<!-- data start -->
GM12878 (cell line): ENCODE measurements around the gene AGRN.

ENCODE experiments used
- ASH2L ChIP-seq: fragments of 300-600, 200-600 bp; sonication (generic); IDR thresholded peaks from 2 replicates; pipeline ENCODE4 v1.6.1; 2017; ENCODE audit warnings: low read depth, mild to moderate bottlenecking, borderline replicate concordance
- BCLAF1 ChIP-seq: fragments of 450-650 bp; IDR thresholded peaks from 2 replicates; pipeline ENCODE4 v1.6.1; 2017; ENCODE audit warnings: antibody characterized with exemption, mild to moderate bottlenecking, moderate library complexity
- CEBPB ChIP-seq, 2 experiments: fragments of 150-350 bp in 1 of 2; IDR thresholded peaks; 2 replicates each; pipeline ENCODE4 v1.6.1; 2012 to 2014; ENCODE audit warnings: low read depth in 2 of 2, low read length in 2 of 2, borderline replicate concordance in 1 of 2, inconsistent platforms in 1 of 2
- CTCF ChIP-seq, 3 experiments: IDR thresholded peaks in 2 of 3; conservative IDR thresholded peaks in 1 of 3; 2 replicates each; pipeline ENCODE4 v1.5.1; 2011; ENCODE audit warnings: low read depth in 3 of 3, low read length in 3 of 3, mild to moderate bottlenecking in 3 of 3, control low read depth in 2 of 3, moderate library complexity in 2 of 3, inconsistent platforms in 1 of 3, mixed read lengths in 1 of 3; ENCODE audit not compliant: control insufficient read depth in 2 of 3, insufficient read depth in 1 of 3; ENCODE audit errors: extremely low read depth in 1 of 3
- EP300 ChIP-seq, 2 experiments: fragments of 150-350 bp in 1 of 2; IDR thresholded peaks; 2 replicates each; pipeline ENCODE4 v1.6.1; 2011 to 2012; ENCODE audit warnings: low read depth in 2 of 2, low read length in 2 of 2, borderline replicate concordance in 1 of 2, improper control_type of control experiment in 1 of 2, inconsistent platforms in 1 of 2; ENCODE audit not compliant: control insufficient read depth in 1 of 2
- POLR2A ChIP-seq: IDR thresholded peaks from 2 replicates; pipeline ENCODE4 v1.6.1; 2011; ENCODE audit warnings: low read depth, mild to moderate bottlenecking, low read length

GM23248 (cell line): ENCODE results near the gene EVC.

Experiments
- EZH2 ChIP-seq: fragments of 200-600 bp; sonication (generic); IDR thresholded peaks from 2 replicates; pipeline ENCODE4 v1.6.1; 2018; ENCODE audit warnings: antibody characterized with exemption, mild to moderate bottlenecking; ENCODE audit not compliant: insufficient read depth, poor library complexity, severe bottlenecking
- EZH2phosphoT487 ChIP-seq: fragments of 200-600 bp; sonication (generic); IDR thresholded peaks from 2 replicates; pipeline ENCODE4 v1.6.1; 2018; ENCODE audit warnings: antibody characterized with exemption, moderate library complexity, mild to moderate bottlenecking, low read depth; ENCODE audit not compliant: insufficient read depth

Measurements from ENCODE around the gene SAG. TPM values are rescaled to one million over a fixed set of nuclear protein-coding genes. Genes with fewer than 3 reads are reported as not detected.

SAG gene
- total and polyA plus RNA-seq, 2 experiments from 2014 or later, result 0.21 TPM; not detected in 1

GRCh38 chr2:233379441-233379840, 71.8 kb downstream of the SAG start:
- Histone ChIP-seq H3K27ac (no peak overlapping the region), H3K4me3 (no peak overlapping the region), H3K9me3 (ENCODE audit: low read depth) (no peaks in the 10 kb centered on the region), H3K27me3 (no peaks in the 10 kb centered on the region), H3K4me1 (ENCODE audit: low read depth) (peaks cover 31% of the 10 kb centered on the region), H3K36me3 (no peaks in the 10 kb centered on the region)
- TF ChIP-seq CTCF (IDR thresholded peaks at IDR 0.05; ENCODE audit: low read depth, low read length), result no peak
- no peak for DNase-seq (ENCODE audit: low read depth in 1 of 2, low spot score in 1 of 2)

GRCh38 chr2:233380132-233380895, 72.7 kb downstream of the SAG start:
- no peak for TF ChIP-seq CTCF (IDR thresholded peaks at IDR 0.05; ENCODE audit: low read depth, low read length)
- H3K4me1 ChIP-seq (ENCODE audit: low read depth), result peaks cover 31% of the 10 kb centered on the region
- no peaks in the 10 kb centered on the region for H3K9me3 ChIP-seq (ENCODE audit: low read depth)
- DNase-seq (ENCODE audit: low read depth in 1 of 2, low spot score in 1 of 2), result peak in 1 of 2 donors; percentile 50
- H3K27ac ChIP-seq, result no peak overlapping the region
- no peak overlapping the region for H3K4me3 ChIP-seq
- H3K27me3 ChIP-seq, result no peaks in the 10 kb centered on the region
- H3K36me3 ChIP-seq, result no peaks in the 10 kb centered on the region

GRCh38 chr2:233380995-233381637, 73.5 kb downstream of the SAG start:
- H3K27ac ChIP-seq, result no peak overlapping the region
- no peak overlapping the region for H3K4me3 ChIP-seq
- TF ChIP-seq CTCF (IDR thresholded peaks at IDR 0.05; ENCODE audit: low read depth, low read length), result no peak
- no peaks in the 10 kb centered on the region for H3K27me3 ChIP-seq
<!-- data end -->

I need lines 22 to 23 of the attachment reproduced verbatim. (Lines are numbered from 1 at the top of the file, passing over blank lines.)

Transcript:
- H3K4me1 ChIP-seq (ENCODE audit: low read depth), result peaks cover 31% of the 10 kb centered on the region
- no peaks in the 10 kb centered on the region for H3K9me3 ChIP-seq (ENCODE audit: low read depth)